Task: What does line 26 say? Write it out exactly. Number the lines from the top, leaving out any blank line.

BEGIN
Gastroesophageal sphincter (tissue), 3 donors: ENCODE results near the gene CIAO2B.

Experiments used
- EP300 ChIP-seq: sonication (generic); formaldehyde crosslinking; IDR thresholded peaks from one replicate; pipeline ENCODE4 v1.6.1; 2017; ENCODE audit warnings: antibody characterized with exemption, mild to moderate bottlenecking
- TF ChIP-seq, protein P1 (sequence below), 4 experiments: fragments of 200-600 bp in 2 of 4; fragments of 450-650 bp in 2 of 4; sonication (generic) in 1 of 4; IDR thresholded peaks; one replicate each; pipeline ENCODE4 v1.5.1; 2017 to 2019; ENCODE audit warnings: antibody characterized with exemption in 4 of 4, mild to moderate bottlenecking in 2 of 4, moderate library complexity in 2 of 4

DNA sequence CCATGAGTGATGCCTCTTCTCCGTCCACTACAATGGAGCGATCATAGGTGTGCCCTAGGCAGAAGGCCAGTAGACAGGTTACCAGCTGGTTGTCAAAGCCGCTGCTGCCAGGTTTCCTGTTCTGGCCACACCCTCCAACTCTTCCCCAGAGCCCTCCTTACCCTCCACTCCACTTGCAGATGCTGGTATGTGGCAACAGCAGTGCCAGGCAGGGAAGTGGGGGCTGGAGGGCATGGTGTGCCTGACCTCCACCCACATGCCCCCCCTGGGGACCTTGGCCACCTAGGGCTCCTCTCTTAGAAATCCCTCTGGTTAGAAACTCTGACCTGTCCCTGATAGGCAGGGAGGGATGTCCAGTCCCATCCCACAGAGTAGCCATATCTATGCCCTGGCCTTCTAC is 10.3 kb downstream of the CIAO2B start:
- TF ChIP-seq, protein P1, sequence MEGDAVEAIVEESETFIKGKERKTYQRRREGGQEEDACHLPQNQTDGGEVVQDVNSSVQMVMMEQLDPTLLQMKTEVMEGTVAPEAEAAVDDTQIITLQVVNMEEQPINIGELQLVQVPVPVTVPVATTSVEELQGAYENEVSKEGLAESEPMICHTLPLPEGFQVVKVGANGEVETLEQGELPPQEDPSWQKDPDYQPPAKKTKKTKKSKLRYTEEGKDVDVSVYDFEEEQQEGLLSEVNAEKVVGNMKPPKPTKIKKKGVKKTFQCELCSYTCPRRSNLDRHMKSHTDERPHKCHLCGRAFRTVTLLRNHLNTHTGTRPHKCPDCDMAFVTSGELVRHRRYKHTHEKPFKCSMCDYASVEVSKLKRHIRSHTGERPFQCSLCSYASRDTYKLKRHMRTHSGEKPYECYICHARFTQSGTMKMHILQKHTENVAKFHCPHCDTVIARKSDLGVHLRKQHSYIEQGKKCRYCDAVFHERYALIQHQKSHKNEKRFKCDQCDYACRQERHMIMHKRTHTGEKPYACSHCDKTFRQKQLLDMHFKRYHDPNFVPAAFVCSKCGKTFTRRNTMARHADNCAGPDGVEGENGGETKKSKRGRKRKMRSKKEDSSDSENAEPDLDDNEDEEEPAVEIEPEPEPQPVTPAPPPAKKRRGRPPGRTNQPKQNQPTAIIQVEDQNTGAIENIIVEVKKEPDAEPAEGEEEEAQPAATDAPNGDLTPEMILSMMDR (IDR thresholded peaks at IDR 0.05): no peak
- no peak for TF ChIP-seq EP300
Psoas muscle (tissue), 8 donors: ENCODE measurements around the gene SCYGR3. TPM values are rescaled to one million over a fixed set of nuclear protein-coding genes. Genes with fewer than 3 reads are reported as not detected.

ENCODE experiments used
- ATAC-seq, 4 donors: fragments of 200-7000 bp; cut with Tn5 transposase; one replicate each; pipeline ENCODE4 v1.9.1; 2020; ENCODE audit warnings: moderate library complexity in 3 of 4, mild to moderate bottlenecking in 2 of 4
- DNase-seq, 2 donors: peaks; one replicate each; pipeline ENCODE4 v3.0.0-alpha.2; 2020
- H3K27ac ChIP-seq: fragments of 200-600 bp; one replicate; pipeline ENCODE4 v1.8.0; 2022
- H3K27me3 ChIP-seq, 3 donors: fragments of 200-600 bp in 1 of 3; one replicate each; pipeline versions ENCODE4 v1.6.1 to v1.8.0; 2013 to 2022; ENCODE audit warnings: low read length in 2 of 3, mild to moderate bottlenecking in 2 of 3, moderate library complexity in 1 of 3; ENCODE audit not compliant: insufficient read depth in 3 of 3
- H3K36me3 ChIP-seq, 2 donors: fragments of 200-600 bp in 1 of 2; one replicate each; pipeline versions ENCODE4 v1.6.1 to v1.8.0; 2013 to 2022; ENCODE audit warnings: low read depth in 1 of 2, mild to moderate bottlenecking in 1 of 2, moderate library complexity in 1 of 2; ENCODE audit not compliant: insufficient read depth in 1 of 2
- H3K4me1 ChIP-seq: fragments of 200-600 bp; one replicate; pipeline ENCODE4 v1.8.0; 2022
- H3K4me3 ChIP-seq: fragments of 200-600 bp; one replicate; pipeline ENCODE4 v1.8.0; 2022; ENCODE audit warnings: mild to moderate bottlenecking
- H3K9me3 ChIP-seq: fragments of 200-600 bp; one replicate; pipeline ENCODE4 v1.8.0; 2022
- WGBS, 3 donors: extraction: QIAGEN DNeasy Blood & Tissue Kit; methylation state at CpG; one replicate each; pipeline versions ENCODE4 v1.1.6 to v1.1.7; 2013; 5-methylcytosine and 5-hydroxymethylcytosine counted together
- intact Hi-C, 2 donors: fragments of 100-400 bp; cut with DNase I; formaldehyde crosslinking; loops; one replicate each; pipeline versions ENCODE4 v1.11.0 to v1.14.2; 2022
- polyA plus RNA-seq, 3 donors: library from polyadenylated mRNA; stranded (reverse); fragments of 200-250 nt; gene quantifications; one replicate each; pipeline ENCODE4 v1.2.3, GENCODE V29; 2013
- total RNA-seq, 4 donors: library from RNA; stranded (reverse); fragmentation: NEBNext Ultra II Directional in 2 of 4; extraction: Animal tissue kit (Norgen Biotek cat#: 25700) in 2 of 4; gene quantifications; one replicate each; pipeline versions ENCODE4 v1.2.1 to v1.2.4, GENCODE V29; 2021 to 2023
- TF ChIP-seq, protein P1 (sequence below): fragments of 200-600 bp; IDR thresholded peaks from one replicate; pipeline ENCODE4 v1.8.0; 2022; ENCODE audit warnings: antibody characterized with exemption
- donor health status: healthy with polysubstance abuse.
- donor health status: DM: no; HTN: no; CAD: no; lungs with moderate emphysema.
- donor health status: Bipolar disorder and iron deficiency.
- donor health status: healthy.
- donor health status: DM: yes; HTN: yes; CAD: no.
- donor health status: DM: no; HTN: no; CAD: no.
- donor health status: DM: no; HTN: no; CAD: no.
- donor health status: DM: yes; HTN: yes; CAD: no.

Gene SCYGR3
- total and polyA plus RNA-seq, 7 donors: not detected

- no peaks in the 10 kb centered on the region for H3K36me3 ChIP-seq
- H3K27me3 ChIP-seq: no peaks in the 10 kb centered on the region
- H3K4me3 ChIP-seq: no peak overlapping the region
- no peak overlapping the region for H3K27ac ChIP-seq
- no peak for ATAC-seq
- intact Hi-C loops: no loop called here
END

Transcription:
- donor health status: healthy.